Howards End is on the Landing

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Read 28/01/2017-30/01/2017

Rating: 3 stars

My husband bought me this memoir about reading for Christmas. I haven’t yet read any of Susan Hill’s novels, so I had no expectations. At the start of the book, Hill is looking for a book on her many bookshelves. As she tracks it down, she discovers that she has possibly 200 books that she hasn’t read. She also rediscovers books that she’d like to re-read. She decides to spend a year not buying new books and repossessing the books she already owns. Continue reading

Notable American Women

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Read 24/01/2017-27/01/2017

Rating: 4 stars

Read for The Reader’s Room Winter Challenge

Recently I watched The Man Who Fell To Earth for the first time. It’s a strange film, I didn’t understand all of it, I found some scenes confusing and uncomfortable, but I enjoyed the shape and colour of it. That’s how I feel about Ben Marcus’s books. They unsettle me in an enjoyable way, and quite often I have no idea what’s going on.

This is the third Ben Marcus book I’ve read. There are definite themes across each work. Dysfunctional relationships, sexual inadequacy, father-son issues, not feeling manly enough, possible misogyny. There are distortions of language, oblique references to the human condition that only dawn on you when you’ve peeled your way through the clingfilm of condensation that Marcus stretches over the narrative.

With Notable American Women, in a Paul Auster kind of way, Ben Marcus presents a book written by Ben Marcus, but it’s a different Ben Marcus. One from a different reality. On the face of it, the book tells the story of a dystopian society. It’s set in America but not the America we know. As I read the book, I came to realise that it was about a dysfunctional family as seen through the filter that Ben uses to process the world. Continue reading

Gumption

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Read 20/01/2017-24/01/2017

Rating: 4 stars

Watch out, because this is a long one. Gumption has fed my brain and I’ve had lots of thoughts as a result. I’ll start with this one: O, Nick Offerman, how I love your drollness.

There are so many great things in this book. I didn’t agree with all of Offerman’s opinions, but I agreed with and enjoyed the majority. He talks sense but he doesn’t preach. He entertains but he doesn’t diminish the seriousness of what he’s saying.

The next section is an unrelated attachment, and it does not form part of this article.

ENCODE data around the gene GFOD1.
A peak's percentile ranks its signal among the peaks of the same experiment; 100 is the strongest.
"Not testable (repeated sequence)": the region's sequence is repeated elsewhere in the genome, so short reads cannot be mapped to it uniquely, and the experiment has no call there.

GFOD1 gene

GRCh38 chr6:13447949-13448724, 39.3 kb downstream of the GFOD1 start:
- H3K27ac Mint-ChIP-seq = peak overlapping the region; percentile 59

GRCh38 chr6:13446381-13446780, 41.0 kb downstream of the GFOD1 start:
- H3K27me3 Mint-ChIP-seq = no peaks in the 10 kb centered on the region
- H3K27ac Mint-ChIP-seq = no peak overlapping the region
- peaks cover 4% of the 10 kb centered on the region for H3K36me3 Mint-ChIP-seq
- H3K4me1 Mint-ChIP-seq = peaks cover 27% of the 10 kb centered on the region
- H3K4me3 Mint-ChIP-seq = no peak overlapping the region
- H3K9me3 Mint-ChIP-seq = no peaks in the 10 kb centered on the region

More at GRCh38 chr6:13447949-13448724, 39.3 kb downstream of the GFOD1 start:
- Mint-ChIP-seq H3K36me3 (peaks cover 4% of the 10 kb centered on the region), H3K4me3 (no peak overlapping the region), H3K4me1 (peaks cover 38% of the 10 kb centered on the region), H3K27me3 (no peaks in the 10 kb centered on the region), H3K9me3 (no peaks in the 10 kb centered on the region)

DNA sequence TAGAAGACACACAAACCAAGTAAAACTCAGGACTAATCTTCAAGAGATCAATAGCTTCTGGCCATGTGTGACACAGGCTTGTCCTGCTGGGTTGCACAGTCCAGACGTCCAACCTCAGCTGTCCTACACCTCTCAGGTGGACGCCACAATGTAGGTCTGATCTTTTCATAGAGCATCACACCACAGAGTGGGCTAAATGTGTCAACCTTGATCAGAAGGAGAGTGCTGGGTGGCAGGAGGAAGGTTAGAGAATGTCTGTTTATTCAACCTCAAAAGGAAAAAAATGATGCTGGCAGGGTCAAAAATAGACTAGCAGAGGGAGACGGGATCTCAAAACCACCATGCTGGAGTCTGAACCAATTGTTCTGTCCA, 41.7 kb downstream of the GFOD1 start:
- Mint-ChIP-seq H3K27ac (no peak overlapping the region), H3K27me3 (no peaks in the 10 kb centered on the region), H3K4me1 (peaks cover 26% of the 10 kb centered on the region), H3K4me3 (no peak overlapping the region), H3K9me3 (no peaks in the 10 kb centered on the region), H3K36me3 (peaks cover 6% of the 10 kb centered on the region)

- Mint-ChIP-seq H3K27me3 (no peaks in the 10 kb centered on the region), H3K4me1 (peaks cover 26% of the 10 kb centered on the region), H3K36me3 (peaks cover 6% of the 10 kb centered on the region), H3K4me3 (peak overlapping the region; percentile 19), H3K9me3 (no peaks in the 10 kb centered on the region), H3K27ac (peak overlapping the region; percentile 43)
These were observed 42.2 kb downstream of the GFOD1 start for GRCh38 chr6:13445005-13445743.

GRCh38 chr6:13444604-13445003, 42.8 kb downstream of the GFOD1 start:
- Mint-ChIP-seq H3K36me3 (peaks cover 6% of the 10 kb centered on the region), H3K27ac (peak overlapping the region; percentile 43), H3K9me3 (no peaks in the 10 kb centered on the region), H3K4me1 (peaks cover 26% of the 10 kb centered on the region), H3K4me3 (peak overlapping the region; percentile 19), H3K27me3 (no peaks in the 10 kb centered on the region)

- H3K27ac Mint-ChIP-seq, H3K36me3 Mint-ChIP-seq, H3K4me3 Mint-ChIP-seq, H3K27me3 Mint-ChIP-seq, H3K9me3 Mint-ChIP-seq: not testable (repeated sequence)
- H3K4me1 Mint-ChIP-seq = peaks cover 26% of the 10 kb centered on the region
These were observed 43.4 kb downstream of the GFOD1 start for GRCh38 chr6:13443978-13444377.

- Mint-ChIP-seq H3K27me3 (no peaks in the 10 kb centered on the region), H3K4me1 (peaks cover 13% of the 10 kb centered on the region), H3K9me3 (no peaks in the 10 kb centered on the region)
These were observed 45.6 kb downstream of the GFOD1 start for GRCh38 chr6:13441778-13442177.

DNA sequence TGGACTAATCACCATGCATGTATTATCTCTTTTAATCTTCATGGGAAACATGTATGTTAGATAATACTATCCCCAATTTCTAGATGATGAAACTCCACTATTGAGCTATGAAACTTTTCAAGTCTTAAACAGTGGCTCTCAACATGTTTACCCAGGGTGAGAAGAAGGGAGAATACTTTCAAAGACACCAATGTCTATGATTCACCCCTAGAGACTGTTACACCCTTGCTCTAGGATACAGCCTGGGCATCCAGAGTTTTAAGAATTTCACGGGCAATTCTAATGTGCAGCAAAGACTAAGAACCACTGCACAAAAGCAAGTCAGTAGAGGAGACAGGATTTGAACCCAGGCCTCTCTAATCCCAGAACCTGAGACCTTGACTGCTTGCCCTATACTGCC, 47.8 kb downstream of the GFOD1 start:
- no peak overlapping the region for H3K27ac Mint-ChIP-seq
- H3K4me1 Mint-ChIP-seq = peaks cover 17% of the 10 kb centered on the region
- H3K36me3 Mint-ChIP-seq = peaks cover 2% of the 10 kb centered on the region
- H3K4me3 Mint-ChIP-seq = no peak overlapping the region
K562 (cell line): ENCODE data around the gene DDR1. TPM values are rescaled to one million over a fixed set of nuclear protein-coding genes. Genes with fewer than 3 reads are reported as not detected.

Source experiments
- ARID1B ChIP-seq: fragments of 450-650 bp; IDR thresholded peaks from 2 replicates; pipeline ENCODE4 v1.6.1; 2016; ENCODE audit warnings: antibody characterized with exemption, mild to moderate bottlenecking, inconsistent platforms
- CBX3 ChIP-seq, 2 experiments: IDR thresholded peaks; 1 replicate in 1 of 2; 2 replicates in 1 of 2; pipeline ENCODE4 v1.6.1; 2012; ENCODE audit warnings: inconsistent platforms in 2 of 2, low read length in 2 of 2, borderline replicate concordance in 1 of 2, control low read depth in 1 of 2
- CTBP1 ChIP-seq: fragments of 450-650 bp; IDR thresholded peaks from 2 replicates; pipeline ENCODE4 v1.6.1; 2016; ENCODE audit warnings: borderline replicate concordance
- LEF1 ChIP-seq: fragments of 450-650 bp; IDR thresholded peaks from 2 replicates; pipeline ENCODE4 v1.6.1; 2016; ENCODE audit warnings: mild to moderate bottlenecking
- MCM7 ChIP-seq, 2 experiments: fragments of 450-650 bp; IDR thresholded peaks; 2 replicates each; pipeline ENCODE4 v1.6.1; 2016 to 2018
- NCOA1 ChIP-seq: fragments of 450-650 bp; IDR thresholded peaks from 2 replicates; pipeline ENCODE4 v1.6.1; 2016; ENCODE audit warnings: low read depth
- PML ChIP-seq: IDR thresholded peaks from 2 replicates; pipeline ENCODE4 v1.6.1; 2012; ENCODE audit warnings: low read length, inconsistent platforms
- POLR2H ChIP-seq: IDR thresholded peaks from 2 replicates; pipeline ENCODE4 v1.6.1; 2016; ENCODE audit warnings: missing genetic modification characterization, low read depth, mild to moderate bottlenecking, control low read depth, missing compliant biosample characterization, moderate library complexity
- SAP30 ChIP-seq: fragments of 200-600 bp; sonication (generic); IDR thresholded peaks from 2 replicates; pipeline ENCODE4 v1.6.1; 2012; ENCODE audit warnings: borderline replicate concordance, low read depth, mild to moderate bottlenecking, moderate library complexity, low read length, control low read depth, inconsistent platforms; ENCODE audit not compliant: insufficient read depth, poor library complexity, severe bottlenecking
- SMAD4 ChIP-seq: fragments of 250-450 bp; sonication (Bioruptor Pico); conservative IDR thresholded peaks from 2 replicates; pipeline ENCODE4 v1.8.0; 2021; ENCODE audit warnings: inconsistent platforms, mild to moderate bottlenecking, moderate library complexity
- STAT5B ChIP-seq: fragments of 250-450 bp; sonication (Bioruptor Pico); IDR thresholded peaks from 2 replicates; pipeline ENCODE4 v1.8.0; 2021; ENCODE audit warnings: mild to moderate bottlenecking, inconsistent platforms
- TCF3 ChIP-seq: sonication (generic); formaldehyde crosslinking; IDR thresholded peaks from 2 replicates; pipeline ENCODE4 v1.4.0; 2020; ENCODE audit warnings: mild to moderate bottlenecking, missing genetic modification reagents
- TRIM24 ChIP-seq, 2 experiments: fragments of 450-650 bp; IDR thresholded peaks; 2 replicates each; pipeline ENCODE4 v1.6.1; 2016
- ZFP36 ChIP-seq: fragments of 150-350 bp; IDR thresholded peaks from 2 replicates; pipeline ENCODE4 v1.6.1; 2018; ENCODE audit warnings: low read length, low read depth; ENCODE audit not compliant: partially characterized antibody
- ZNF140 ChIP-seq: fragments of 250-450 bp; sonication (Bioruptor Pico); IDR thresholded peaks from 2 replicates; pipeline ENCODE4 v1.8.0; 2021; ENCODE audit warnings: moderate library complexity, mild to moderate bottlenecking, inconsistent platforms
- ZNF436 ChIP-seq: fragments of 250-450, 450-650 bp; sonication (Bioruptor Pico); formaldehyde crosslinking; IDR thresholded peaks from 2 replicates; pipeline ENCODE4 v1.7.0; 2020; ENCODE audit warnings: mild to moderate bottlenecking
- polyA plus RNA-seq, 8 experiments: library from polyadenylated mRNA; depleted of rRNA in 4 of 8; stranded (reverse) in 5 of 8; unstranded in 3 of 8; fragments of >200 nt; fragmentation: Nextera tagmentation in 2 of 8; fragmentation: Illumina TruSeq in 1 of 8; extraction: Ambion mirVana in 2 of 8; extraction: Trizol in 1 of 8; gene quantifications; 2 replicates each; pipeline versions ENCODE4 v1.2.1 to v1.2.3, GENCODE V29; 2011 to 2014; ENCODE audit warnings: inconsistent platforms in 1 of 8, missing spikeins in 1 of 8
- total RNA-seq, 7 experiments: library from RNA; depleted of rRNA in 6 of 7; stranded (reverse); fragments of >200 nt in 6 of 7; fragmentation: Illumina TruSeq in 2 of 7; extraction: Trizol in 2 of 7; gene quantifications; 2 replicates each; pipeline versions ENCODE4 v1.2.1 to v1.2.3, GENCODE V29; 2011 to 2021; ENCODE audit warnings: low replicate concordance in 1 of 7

Offerman appears in one of my favourite TV shows of recent years, Parks and Recreation. He plays Ron Swanson, a small c conservative man with a deep love for the outdoors, manual labour and meat. He’s everything I shouldn’t love, but he’s a joy.

Offerman shares many of Ron’s characteristics, except he is more free in the expression of his sense of humour and far less conservative. In this book, Offerman takes a look at the lives of significant figures in American culture and explains why they mean what they do to him. It covers politics, art, slow living, responsibility to the planet, to animals and to other human beings, and provides insights into Offerman’s own philosophy of life. It’s both interesting and funny. Continue reading

Dandelion Wine

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Read 16/01/2017-19/01/2017

Rating: 4 stars

Read for The Reader’s Room Winter Challenge

I read Something Wicked This Way Comes a little over a year ago and really loved it. I bought a bunch of Ray Bradbury books on the back of it, including the first of the Green Town books. I used it to tenuously fulfill the requirements of The Reader’s Room Snakes and Ladders Winter Challenge for square 47: a work of fiction featuring food.

It’s tenuous because food isn’t the focus of Dandelion Wine. Growing up and understanding your place in the world is the theme of the book. But as Bradbury says in the essay that introduces this edition of the book, the dandelion wine of the title is an allegory that flows through the story, representing youth as the summer of life. Continue reading

The Children Act

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Read 15/01/2017

Rating: 3 stars

Fiona is a High Court judge in the Family Division. She has a lovely home, tastefully decorated. Her husband Jack is bored in their marriage and tells Fiona he wants an affair.

So starts The Children Act. I’d only read eight pages, but I didn’t like the characters. I didn’t like McEwan’s writing. There was something weary about it, jaded. As though McEwan, along with his characters, was bored. Continue reading

Thousand Cranes

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Read 12/01/2017-14/01/2017

Rating: 5 stars

Read for The Reader’s Room Winter Challenge

It isn’t often that I read a book and don’t want to review it for fear of shattering its beauty. Thousand Cranes is such a book. I can talk about what I love about it. I can boil the plot down to mundanities. Or I can tell you to read it and find out for yourself what makes it such a compelling book.

From the very first lines I was hooked. Continue reading